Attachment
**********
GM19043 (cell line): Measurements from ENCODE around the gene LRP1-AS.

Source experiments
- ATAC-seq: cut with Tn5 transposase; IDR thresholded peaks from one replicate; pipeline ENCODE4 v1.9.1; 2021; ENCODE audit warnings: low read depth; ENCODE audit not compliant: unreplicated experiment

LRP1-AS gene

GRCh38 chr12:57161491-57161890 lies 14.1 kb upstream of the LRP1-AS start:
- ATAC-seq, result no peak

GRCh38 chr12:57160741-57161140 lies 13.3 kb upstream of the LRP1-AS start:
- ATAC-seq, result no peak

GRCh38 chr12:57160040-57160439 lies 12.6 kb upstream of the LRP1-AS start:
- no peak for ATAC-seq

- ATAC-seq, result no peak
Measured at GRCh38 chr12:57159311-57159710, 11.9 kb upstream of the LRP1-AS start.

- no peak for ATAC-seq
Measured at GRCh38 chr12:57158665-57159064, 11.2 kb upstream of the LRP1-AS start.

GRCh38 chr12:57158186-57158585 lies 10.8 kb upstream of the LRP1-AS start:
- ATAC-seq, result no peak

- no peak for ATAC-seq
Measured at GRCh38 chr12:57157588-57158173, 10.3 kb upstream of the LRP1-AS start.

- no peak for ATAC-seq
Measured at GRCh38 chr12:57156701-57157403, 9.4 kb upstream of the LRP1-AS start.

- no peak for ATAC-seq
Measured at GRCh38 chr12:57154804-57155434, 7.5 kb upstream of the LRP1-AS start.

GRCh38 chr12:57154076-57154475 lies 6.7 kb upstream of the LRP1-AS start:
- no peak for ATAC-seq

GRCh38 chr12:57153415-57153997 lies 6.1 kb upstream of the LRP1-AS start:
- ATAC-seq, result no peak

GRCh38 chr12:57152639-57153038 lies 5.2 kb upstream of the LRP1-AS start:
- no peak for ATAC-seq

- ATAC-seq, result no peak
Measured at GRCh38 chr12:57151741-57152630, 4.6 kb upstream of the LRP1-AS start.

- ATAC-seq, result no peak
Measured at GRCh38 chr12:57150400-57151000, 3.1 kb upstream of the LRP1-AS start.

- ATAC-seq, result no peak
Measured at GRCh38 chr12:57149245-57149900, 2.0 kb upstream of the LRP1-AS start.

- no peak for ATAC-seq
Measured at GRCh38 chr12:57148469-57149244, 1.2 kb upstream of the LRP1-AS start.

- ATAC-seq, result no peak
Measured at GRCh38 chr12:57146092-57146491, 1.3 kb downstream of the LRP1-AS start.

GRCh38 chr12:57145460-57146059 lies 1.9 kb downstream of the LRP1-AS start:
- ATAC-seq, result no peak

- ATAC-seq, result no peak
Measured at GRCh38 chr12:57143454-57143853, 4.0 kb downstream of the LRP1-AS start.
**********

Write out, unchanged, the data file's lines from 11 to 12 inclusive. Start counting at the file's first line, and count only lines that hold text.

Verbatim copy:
- ATAC-seq, result no peak
Measured at GRCh38 chr12:57159311-57159710, 11.9 kb upstream of the LRP1-AS start.